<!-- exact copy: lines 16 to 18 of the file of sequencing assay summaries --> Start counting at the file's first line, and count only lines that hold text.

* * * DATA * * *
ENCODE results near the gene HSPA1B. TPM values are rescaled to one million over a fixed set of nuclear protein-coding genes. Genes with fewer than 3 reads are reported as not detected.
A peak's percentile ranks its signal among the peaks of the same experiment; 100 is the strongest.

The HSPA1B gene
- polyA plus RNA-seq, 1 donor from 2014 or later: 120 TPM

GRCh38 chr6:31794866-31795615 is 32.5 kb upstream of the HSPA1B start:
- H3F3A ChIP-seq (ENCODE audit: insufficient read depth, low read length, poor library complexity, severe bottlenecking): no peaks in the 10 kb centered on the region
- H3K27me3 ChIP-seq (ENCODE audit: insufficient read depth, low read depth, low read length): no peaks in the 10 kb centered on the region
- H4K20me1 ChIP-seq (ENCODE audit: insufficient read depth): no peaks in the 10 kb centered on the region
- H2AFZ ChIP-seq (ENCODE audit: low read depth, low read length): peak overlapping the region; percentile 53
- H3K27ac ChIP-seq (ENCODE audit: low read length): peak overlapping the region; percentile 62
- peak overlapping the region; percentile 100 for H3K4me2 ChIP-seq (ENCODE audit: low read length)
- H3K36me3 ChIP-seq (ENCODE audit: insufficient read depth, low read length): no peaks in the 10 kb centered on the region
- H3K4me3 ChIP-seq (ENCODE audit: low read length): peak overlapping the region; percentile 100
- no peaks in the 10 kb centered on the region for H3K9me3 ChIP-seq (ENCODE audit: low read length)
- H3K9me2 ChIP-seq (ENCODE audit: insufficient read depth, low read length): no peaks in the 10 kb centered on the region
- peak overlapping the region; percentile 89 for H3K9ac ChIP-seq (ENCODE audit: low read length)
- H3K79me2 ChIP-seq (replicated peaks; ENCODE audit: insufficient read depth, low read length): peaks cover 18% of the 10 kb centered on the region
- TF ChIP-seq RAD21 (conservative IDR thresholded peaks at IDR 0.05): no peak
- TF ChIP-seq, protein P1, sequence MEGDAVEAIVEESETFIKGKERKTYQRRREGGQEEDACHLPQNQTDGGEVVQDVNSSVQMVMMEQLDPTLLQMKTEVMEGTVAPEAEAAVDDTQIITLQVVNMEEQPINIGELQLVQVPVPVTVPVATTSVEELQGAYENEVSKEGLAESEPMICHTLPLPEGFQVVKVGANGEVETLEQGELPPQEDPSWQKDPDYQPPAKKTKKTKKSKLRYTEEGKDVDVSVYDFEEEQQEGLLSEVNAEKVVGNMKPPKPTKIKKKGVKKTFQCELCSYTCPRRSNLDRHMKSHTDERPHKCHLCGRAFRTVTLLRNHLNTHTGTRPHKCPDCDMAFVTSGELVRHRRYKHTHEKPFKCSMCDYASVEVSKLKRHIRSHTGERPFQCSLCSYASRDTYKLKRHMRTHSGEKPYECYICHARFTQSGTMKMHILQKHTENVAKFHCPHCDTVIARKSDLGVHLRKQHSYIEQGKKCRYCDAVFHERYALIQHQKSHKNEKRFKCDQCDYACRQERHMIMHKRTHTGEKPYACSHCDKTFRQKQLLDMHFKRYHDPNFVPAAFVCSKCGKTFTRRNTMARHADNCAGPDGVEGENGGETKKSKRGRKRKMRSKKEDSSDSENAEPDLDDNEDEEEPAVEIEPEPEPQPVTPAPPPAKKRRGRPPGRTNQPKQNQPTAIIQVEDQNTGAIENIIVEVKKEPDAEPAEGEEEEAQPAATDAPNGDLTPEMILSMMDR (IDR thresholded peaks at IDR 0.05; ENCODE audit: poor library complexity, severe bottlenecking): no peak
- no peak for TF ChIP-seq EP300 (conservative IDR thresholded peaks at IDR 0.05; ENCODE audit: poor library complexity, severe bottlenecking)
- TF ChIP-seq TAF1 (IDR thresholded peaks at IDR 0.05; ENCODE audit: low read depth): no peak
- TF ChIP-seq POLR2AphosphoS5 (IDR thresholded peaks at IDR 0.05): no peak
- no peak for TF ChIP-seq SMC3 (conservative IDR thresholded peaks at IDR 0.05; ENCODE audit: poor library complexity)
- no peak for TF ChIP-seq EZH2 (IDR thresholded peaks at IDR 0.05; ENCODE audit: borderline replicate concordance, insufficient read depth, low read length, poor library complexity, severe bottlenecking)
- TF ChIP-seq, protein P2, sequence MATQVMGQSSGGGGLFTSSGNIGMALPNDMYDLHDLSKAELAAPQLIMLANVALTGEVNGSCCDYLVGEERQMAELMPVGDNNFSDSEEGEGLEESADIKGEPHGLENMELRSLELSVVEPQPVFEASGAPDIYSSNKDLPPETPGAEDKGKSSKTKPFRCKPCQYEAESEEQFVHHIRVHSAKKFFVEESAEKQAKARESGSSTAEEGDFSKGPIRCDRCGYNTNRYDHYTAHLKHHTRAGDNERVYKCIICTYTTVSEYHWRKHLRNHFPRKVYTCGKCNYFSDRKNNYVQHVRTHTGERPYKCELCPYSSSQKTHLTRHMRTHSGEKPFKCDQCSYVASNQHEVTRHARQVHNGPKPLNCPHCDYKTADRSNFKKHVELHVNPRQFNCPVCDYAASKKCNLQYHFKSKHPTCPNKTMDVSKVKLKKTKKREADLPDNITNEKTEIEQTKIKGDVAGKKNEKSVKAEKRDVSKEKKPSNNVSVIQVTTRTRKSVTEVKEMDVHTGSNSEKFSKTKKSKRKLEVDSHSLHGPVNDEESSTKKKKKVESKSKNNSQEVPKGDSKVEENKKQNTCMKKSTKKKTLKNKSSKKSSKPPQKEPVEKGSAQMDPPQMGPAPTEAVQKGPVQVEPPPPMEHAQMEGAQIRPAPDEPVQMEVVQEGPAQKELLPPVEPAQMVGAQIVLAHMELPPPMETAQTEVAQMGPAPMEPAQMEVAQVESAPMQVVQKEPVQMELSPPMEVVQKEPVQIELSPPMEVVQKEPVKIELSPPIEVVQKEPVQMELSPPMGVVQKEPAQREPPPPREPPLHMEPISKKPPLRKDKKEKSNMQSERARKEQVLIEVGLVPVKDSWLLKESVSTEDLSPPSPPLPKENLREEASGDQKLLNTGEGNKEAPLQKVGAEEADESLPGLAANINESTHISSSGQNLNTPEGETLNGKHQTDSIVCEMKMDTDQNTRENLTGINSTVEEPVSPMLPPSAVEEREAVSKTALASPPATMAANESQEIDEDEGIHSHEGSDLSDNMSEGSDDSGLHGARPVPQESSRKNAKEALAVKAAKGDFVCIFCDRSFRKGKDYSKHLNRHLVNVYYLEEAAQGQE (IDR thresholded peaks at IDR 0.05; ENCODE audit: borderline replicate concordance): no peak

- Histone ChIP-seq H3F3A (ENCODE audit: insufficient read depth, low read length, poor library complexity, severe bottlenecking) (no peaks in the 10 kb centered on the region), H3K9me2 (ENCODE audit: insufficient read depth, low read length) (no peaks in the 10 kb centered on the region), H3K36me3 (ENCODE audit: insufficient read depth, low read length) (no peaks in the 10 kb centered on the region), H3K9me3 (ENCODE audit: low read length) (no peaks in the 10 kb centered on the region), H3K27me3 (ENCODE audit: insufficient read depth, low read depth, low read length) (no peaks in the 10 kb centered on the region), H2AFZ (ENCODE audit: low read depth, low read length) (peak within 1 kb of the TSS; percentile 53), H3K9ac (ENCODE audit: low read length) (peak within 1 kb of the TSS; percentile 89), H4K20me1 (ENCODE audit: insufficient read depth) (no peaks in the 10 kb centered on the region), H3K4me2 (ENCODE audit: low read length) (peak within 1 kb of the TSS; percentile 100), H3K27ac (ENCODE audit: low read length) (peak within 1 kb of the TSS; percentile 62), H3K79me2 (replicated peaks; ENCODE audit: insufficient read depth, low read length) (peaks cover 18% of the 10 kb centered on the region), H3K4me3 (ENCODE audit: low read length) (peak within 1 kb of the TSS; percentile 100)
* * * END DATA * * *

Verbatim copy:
- peak overlapping the region; percentile 89 for H3K9ac ChIP-seq (ENCODE audit: low read length)
- H3K79me2 ChIP-seq (replicated peaks; ENCODE audit: insufficient read depth, low read length): peaks cover 18% of the 10 kb centered on the region
- TF ChIP-seq RAD21 (conservative IDR thresholded peaks at IDR 0.05): no peak